Four Elizabethan Songs

Song Cycle by Vivian Fine (1913 - 2000)

Word count: 464

1. Daybreak [sung text checked 1 time]

Stay, O sweet, and do not rise ;
The light, that shines comes from thine eyes ;
The day breaks not, it is my heart,
Because that you and I must part.
  Stay, or else my joys will die,
  And perish in their infancy.

[ ... ]

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Researcher for this text: Emily Ezust [Administrator]

2. Spring's welcome [sung text checked 1 time]

What bird so sings, yet so does wail?
O 'tis the ravish'd nightingale.
Jug, jug, jug, tereu! she cries,
And still her woes at midnight rise.
Brave prick-song! Who is't now we hear?
None but the lark so shrill and clear;
Now at heaven's gate she [claps]1 her wings, 
The morn not waking till she sings.
Hark, hark, with what a pretty throat 
Poor robin redbreast tunes his note:
Hark how the jolly cuckoos sing
Cuckoo! to welcome in the spring!
Cuckoo! to welcome in the spring!

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1 Fine: "clasps"

Researcher for this text: Emily Ezust [Administrator]

3. Dirge [sung text checked 1 time]

[Come away, come away, death]1,
  And in sad cypress let me be laid;
Fly away, fly away, breath;
  I am slain by a fair cruel maid.
My shroud of white, stuck all with yew,
  [O prepare it!]2
My part of death, no one so true
  Did share it.

[ ... ]

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Available translations, adaptations or excerpts, and transliterations (if applicable):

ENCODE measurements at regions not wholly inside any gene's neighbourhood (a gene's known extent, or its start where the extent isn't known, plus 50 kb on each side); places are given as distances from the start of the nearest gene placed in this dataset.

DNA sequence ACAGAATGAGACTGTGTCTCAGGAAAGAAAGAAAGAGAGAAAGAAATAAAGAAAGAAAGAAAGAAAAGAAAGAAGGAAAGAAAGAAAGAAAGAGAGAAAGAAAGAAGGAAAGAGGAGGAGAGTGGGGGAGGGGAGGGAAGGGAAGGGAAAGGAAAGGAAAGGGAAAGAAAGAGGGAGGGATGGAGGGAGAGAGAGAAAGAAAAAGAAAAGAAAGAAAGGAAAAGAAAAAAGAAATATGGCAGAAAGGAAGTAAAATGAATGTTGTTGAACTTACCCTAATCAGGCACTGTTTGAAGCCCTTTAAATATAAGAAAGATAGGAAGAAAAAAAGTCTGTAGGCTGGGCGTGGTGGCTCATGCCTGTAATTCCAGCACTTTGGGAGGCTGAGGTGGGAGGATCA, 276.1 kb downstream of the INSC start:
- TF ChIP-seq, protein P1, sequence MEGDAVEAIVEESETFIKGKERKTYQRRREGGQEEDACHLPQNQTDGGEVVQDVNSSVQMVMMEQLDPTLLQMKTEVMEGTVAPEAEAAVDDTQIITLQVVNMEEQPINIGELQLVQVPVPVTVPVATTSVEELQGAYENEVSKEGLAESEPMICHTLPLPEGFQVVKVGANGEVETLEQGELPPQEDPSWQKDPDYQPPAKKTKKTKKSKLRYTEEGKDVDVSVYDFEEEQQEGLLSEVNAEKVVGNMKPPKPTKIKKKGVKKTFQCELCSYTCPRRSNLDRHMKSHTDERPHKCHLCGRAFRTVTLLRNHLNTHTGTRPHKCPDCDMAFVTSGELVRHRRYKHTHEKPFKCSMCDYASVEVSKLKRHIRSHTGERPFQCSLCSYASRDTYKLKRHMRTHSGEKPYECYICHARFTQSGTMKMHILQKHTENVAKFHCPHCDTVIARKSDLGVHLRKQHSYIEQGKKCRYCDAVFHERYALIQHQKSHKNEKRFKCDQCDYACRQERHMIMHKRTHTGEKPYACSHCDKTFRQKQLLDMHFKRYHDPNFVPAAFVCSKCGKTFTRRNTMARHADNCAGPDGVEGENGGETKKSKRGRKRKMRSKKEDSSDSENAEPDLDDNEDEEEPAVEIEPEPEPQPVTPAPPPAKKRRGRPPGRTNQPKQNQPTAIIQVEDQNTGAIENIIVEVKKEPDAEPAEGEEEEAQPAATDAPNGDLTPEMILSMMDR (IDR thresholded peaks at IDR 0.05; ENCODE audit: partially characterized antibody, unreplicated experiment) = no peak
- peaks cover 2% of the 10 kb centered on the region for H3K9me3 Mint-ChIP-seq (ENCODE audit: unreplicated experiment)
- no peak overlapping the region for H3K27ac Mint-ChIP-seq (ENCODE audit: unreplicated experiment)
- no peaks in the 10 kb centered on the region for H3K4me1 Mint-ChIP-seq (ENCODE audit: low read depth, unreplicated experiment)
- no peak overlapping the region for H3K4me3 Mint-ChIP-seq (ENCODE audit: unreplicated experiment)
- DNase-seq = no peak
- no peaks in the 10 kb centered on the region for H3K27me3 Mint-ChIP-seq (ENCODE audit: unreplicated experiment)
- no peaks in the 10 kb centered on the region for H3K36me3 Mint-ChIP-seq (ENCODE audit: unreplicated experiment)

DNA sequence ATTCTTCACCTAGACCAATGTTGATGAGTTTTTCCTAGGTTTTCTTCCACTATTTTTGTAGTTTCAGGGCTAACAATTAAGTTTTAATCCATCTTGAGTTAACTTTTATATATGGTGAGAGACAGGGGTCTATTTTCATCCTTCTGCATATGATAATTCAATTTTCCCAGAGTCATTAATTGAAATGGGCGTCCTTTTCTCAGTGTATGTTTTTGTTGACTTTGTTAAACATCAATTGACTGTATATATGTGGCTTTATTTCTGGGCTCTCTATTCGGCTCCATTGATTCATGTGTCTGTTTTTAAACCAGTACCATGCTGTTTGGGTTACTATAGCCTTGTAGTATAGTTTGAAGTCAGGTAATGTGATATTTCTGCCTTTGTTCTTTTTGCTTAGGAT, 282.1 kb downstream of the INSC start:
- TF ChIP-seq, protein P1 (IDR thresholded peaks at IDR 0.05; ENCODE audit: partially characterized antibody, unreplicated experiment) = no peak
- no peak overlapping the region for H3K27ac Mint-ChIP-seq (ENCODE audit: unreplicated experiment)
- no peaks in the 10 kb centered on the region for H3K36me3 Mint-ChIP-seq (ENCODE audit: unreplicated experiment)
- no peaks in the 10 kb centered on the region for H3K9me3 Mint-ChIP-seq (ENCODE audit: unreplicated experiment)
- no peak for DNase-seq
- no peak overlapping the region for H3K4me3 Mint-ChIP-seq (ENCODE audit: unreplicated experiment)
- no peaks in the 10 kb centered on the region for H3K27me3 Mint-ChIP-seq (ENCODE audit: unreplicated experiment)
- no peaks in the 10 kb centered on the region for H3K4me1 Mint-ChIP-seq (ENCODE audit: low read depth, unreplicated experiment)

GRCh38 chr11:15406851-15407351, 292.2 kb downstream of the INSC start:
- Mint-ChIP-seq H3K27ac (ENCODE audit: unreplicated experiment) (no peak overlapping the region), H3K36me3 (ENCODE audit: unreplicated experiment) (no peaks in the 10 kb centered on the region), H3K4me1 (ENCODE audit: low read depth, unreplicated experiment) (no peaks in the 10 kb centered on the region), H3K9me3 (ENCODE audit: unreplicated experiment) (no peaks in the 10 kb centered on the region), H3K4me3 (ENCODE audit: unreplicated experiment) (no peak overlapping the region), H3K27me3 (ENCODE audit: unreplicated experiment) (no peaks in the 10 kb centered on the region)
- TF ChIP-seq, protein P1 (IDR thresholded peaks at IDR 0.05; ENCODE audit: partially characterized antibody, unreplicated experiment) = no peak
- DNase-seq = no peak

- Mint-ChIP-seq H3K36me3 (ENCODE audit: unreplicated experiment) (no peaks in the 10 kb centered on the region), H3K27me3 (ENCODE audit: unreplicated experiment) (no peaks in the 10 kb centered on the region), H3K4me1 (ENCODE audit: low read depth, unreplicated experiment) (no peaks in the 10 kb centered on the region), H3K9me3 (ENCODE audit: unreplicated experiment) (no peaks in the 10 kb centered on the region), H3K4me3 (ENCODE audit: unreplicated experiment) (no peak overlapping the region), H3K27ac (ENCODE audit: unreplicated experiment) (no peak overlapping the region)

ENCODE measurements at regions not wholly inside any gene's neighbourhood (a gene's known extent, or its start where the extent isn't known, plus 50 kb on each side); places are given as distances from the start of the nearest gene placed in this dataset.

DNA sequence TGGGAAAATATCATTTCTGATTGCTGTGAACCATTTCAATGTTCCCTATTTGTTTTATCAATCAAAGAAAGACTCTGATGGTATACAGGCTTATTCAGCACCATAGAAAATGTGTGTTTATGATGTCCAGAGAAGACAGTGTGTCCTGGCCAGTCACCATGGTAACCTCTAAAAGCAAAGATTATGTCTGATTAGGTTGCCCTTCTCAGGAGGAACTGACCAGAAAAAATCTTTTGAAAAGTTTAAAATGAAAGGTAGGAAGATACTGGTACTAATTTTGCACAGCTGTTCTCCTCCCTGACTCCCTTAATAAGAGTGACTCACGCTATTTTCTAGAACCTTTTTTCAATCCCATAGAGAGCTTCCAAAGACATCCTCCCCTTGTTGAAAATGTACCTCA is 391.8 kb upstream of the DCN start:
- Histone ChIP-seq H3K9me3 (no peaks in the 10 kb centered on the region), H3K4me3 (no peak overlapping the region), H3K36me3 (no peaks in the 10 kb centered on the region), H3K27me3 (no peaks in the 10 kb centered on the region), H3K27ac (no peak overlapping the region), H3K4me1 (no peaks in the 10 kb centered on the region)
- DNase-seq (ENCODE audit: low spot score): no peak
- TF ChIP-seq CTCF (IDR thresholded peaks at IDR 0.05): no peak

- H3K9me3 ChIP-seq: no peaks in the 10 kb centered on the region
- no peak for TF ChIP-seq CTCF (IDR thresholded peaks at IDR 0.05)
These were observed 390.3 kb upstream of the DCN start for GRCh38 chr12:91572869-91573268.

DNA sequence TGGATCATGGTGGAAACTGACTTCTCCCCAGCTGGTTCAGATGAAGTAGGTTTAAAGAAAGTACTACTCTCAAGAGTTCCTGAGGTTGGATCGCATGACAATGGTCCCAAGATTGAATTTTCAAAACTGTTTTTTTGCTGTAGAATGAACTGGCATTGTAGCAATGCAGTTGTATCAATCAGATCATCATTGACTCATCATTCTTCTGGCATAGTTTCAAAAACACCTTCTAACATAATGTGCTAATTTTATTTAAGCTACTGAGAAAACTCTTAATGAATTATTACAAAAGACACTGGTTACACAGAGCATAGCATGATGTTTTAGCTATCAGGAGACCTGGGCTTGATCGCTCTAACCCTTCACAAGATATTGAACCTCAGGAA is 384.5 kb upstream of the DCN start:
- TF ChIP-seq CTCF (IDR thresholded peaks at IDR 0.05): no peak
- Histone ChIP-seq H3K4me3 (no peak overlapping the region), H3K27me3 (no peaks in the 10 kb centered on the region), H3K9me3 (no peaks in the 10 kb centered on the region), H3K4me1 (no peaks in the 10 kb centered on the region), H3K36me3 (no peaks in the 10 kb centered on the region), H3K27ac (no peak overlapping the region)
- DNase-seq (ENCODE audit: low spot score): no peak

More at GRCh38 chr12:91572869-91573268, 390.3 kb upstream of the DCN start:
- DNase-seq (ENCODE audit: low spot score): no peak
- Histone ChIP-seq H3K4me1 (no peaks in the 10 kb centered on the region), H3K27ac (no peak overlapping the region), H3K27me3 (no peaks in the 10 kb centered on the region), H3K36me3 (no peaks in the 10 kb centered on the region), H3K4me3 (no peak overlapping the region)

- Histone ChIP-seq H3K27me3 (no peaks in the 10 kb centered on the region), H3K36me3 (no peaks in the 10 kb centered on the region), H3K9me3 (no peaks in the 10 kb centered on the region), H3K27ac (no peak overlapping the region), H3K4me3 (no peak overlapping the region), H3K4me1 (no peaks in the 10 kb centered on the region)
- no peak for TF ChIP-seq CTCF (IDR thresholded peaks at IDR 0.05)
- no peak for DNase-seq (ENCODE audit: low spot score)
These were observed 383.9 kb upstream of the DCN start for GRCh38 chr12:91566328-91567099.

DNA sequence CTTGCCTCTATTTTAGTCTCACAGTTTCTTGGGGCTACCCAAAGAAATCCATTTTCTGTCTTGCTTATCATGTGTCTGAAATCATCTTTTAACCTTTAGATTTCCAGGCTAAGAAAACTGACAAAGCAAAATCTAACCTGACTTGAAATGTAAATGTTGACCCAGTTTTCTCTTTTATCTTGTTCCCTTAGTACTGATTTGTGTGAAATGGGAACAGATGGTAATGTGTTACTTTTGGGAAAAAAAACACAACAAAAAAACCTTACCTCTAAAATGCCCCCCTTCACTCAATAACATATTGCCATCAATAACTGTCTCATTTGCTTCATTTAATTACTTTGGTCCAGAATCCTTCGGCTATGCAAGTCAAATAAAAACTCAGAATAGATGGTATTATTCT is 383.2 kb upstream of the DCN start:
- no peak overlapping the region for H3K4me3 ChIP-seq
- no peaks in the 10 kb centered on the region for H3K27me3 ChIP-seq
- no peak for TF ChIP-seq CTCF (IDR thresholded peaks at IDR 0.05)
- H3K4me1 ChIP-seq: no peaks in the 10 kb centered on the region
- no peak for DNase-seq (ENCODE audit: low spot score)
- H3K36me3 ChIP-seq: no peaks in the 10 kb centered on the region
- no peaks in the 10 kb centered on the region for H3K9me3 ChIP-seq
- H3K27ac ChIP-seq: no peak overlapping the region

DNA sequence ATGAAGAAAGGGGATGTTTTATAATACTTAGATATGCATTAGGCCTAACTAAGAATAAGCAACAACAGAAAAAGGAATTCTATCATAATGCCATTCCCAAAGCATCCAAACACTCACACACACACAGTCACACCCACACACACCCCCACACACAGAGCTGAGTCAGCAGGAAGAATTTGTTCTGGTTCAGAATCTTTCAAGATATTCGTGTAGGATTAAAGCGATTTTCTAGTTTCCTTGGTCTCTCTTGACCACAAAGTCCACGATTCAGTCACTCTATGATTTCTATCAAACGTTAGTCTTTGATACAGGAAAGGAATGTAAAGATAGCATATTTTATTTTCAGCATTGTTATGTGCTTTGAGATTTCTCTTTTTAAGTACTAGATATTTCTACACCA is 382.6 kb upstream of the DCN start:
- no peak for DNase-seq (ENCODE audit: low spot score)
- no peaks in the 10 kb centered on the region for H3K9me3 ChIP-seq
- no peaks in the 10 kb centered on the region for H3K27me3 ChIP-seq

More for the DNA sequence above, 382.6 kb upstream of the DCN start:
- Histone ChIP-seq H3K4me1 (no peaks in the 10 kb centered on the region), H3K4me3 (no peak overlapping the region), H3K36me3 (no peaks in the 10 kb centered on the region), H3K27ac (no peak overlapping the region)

• DUT Dutch (Nederlands) (Jan Jonk) , "Kom toch gauw, kom toch gauw, dood", copyright © 2012, (re)printed on this website with kind permission
  • FIN Finnish (Suomi) (Paavo Cajander)
  • GER German (Deutsch) [singable] (David Paley) , "Komm herbei, komm herbei, Tod", copyright © 2012, (re)printed on this website with kind permission
  • ITA Italian (Italiano) (Paolo Montanari) , "Vieni, o morte", copyright © 2010, (re)printed on this website with kind permission
  • NOR Norwegian (Bokmål) (Marianne Beate Kielland) , "Kom hit, kom nå hit, død", copyright © 2009, (re)printed on this website with kind permission

View original text (without footnotes)
1 Fortner: "Death, come away, come away"
2 Dring: "Come prepare it"
3 Leguerney: "thrown"; Wilkinson: "strewn"
4 Leguerney: "strown"
5 omitted by Korngold
6 omitted by Argento.
7 Amram: "did share it." [mistake?]

Researcher for this text: Emily Ezust [Administrator]

4. The bargain [sung text checked 1 time]

My true love hath my heart, and I have his,
  By just exchange one [for another]1 given:
I hold his dear, and mine he cannot miss,
  There never was a better bargain driven:
      My true love hath my heart, and I have his.
 
His heart in me keeps him and me in one,
  My heart in him his thoughts and senses guides:
He loves my heart, for once it was his own,
  I cherish his because in me it bides:
      My true love hath my heart, and I have his.

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View original text (without footnotes)

Confirmed with Francis T. Palgrave, ed. (1824-1897), The Golden Treasury., 1875, as "A ditty"

Parodied in Archibald Stodart-Walker's My true friend hath my hat.

1 Parry: "to the other"

Note: Somervell's setting has several changes to the punctuation (as supplied by Mike Pearson):

Line One: No first comma
Line Two: "giv'n" and full stop not colon
Line Three: No first comma
Line Four: "driv'n" and full stop not colon
Line Five: No first comma
Line Seven: Full stop not colon
Line Eight: Full stop not colon
Line Ten: No first comma

Researcher for this text: Emily Ezust [Administrator]